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'Magnolia' Floor Lamp, circa 1920

'Magnolia' Floor Lamp, circa 1920
leaded glass, patinated bronze
78 in. (198.1 cm) high, 28 in. (71.1 cm) diameter of shade
shade impressed TIFFANY STVDIOS NY 1599
base impressed Tiffany Studios NEW YORK 375
The Merton Armstrong Collection
Cottone Auctions, Geneseo, New York, 27 March 2010, lot 125
Private American Collection
Acquired from the above by the present owner
A. Duncan, Tiffany at Auction, New York, 1981, pp. 72, no. 196; 104, no. 281 (shade); 223, no. 646 (base)
A. Duncan and W. Feldstein, Jr., The Lamps of Tiffany Studios, New York, 1983, pp. 74-75 (shade)
A. Duncan, M. Eidelberg and N. Harris, Masterworks of Louis Comfort Tiffany, London, 1989, pp. 114, 155 (shade)
A. Duncan, Louis Comfort Tiffany, New York, 1992, p. 112 (shade)
J. Baal-Teshuva, Louis Comfort Tiffany, Cologne, 2001, pp. 146-147 (shade), 175 (base), 246-247 (shade), 331 (shade)
M. Eidelberg, A. Cooney Frelinghuysen, N. A. McClelland and L. Rachen, The Lamps of Louis Comfort Tiffany, New York, 2005, pp. 8-9 (shade), 91-95 (shade)
M. K. Hofer and R. Klassen, The Lamps of Tiffany Studios: Nature Illuminated, New York, 2016, pp. 80-81 (shade)
A. Duncan, Tiffany Lamps and Metalware, Suffolk, 2019, pp. 224 (base), 225 (shade)

Brought to you by

Daphné Riou
Daphné Riou SVP, Senior Specialist, Head of Americas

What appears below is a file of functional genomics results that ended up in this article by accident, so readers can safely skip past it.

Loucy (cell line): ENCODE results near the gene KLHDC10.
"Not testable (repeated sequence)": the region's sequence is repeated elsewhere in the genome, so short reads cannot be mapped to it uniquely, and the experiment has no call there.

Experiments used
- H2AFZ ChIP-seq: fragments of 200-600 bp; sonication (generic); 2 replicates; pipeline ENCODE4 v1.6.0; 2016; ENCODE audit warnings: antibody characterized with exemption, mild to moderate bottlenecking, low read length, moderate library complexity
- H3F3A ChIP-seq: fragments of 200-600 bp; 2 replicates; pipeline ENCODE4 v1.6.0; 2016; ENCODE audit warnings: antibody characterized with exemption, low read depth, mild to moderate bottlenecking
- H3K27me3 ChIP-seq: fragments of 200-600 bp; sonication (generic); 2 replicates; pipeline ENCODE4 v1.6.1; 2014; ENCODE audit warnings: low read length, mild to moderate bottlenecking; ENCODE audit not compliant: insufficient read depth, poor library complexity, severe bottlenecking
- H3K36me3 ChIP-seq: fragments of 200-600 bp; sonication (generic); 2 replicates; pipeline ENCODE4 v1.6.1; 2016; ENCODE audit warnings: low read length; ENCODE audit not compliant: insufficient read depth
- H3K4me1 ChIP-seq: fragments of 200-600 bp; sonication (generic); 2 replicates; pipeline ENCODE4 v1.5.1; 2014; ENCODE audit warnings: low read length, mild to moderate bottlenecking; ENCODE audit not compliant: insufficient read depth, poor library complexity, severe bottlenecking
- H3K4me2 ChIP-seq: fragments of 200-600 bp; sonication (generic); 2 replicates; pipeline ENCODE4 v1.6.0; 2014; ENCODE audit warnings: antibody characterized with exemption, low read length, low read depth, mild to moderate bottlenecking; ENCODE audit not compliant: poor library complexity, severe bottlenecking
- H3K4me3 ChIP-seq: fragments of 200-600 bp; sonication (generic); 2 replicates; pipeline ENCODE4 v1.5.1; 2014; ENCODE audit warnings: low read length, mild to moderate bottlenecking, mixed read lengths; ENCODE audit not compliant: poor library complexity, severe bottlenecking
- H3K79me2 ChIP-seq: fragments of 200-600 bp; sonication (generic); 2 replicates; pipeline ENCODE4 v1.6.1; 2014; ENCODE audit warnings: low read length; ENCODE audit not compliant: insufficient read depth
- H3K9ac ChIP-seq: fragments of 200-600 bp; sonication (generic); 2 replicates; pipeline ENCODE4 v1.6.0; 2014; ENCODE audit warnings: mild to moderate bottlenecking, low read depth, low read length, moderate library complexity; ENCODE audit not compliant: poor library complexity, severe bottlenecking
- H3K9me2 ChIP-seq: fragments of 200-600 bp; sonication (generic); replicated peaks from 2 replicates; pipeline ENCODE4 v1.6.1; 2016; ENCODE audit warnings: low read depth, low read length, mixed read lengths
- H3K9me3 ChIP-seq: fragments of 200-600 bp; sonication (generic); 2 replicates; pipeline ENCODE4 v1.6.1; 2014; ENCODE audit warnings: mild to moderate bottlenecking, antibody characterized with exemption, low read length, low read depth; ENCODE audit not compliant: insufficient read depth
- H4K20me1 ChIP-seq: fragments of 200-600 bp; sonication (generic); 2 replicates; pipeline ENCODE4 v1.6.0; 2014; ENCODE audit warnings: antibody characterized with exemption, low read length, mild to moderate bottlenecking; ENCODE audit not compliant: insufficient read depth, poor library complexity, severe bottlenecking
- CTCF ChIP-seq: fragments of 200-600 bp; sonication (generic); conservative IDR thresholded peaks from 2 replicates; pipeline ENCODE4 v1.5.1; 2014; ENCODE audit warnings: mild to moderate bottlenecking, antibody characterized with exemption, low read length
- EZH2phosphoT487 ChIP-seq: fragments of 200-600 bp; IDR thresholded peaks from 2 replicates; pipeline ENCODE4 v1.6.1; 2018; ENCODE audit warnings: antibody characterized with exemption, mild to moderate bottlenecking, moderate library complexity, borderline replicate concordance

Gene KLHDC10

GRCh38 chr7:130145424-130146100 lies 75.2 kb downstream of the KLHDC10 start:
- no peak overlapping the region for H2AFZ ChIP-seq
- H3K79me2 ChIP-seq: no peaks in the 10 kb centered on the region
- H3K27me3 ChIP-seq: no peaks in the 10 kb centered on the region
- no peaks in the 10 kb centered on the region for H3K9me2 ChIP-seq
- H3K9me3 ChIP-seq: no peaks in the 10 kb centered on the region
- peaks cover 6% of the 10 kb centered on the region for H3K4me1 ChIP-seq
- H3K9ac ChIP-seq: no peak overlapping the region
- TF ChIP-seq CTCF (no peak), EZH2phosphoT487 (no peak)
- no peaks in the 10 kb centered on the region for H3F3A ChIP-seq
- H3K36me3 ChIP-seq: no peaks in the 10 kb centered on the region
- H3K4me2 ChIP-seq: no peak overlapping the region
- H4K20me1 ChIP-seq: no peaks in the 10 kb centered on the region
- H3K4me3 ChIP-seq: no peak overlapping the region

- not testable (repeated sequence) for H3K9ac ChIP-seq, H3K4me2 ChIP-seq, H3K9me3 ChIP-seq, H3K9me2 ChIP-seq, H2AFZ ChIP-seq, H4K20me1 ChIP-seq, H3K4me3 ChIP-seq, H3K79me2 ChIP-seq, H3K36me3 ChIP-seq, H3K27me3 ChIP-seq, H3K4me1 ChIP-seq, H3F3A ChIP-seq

Lot Essay

This spectacular example of the ‘Magnolia’ shade is one of the most beloved patterns produced by Tiffany Studios. Inspired by the large blossom that blooms in the Spring, the magnolia originates as a large genus of ancient flowering trees native to east and southeast Asia, but also the North, Central and South Americas.
Louis Comfort Tiffany’s renowned estate Laurelton Hall sat on nearly 600 acres overlooking Oyster Bay, Long Island, where native plants and exotic imports such as wisteria and magnolia brought diverse fragrances and visual stimuli to those who visited. Tiffany, a keen botanist and member of the New York Botanical Gardens, carefully maintained the lush grounds for his growing family and also the artists and contemporaries who saw Laurelton Hall as a retreat.
The Magnolia trees were the study of Agnes Northrop, Tiffany’s close friend and confident who photographed the flower and fauna as an exploration of the natural environment. It is from these studies that impressive windows from Tiffany Studios for important commissions and for Laurelton Hall were born. The present shade pattern also came to life from these studies: a profusion of magnolia both in nascent bud form in addition to the lush full bloom on thin intertwined branches with small leaves just growing indicating an early Spring timing. The glass selection in this shade helps to profess this moment in time by way of the pearlized white, cream, peach and rose colored petals accented by yellow-green and olive-green foliage. The vibrant periwinkle blue background glass is reminiscent of a clear afternoon, free of cloud or overcast.
The Magnolia was introduced after the 1906 Price List was issued, and before the subsequent 1910 edition. Production of the massive 28-inch domed Magnolia shade was one of the most expensive patterns to produced given the size, complexity and materials required, and subsequently a rare production as well. This grand statement of a floor lamp was exclusive amongst Tiffany Studios offerings yet its popularity allowed for the production to continue into the early 1920s as seen with the present lot.

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